John Kellerman Adey, affectionately known as 'JK' was born at Taunton,Somerset, England, the son of Captain Charles Adey. Arriving in Australia when he was fourteen years old, he was educated at Melbourne Grammar School and proceeded to the University of Melbourne, graduating in medicine in 1909 at the early age of twenty-one.
From the outset, Adey was attracted to psychiatry and through his appointment to the Victorian Department of Mental Hygiene on 1 October 1911, he embarked on a distinguished career, becoming an affectionately revered legendary figure throughout Victoria and Australia. JK was a great pioneer, courageous and unafraid to face the challenges of a field bedevilled by public ignorance, neglect and prejudice.
Serving in various hospitals, he made his greatest contributions at Sunbury Mental Hospital (1922 to 1932) and at Royal Park Hospital (1932 to 1953). At Sunbury, Adey set about promoting the liberty of patients, unlocking doors and establishing a system of parole - enlightened innovations at that time - and together with Reginald Ellery began the malarial treatment of neurosyphilis.
At Royal Park, he installed an open ward for acutely ill patients, and through his energy, professional excellence and clinical teaching presented psychiatry as an exciting challenge. Adey was a superb clinical academic known for clarity, incisive thinking and integrity - a man who sought knowledge wherever it could be found.
Early in his career he visited centres in the United Kingdom and in Europe - he was fluent in German - and his influence on undergraduate students and postgraduate practitioners became legendary. He was one of the most popular teachers until his retirement in 1953, and made his demonstrations and clinical conferences a delight. He was the lecturer in psychiatry at the University of Melbourne from 1932, a member of the faculty of medicine from 1939 to 1953, and played a major role in the creation of the Diploma of Psychological Medicine of which he was chairman of examiners.
Adey was president of the section of neurology and psychiatry at the Australasian Medical Congress (BMA) in 1937, a foundation Fellow of The Royal Australasian College of Physicians, and a foundation member of the Australasian Association of Psychiatrists of which he was president in 1954. As an active member of the Medico-Legal Society he confronted its members with a magnificently provocative introduction to the operation of prefrontal leucotomy. He was a member of the Medical Board of Victoria. He was proud of his association with the Royal Society of St George and was the senior vice-president at the time of his death.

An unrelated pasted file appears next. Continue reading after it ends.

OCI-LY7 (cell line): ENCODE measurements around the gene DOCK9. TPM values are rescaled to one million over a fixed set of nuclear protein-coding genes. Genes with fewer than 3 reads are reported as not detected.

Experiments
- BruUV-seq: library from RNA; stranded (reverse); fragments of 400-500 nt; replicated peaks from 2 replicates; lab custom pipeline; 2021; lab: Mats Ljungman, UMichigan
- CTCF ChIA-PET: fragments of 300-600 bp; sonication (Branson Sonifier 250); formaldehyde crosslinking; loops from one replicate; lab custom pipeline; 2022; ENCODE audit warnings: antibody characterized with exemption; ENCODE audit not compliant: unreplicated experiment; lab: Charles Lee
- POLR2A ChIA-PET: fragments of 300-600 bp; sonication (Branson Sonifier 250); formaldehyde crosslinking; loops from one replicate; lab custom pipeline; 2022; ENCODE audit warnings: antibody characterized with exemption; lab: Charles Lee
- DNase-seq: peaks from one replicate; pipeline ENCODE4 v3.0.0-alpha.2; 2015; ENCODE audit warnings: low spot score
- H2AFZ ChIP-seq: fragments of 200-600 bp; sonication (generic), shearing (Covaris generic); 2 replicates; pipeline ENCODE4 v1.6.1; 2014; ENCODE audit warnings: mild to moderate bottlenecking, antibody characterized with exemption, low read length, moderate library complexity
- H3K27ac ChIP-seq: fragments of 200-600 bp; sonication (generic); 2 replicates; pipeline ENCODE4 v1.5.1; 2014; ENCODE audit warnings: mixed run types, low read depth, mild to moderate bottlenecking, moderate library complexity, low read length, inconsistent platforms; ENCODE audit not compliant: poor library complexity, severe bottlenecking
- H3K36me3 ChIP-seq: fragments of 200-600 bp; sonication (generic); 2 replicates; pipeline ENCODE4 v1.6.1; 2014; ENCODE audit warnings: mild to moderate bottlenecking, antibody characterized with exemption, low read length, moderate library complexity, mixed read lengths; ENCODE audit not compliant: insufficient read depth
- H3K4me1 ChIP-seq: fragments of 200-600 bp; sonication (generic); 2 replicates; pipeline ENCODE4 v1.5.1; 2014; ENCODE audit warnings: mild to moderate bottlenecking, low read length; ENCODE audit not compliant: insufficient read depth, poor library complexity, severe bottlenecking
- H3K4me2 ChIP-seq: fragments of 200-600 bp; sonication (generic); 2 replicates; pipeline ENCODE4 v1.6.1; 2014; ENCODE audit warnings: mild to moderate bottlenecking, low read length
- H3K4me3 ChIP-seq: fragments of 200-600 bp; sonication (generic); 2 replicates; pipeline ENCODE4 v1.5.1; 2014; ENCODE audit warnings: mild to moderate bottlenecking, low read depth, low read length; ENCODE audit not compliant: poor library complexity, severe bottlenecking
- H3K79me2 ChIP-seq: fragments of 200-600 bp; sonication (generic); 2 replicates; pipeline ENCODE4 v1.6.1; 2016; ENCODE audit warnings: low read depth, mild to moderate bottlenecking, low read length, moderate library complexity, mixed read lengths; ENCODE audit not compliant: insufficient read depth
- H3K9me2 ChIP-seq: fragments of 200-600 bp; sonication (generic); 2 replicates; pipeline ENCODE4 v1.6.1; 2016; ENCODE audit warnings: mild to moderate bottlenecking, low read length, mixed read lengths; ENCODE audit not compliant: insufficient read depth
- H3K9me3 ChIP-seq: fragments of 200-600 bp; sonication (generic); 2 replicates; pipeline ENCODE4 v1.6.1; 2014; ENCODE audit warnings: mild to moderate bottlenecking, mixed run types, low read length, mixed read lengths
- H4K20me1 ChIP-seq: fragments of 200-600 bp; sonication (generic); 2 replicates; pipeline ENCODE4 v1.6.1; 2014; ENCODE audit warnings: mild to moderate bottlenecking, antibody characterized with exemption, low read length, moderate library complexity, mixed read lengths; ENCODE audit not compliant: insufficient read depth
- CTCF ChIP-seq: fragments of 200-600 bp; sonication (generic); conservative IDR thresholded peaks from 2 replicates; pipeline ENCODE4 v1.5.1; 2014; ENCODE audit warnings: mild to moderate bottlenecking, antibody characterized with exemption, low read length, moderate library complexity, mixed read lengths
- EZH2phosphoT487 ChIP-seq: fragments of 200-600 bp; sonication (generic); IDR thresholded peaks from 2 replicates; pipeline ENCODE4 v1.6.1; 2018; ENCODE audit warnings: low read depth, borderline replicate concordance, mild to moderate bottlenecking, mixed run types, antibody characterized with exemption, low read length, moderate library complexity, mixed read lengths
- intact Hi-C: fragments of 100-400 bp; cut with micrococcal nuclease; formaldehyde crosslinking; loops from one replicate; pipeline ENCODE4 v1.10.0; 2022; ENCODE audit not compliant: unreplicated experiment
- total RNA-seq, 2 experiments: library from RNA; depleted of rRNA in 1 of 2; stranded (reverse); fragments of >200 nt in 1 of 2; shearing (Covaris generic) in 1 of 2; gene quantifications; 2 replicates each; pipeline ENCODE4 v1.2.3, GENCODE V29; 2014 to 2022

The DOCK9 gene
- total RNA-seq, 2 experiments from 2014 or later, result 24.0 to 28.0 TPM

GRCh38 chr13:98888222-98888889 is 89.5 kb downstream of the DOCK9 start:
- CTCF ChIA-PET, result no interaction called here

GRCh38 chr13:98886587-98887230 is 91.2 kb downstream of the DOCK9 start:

Adey served with distinction and was mentioned in dispatches in both World Wars; he was honoured with the OBE in 1917. He was first commissioned in the Third Light Horse Field Ambulance in 1911 at the time of entering psychiatry. In 1913 during a period of postgraduate study he met Eva Hughes, the future Mrs Adey, at a military parade in Edinburgh. They were married in January 1915. In the First World War he was soon in 6 Field Ambulance, served in Gallipoli, France and Germany, becoming lieutenant-colonel in charge of 3 Casualty Clearing Station. In the Second World War he was a distinguished leader in the Middle East as commanding officer, 2/1 AGH at Gaza Ridge. He established a high reputation as an administrator and became adviser in psychiatry, making many visits to the medical units in this capacity. Adey's sons were also on active service in the Middle East.
He was described as 'a man of few words, he was short, to the point of curtness in conversation but a most successful lecturer to other ranks.' 'He probably never held an officers' conference but took all decisions himself instantly and very definitely'. 'He delegated responsibility to the fullest and obtained loyalty by so doing. He had little time for non-essentials as evidenced by his personal dress, which was a byword of the division'. Adey with his Bombay-bloomers and an inability to keep his shirt within his belt, was something to be seen.
A firm disciplinarian, he was eminently approachable and careful never to hurt one's susceptibilities, carrying responsibility unobtrusively but with great dignity, who gave his time unsparingly to patients, staff and colleagues alike. As a teacher he was brilliant, lucid and decisive, a friend and mentor to young psychiatrists and a compassionate examiner. He possessed a restless energy seen even in his recreations such as bridge, tennis and golf. Following an attack of coronary occlusion he informed the senior medical officer of the diagnosis and in a short time was soon hard at work again. However, it should be left to his former colleague at Sunbury Mental Hospital, Reginald Ellery, to have the last word, expressed so sensitively in his book The Cow Jumped over the Moon: `A down to earth man, not given to flights of fancy, not hampered with cloying sentiment, not favoured with facile charm, but with a strict sense of duty, a passionate loyalty, a love of commonsense and a high regard for the rights and comforts of his patients was John Kellerman Adey.'
Two sons graduated in medicine, one practising in obstetrics and gynaecology and one in general practice, while a nephew continues the tradition as a psychiatrist.
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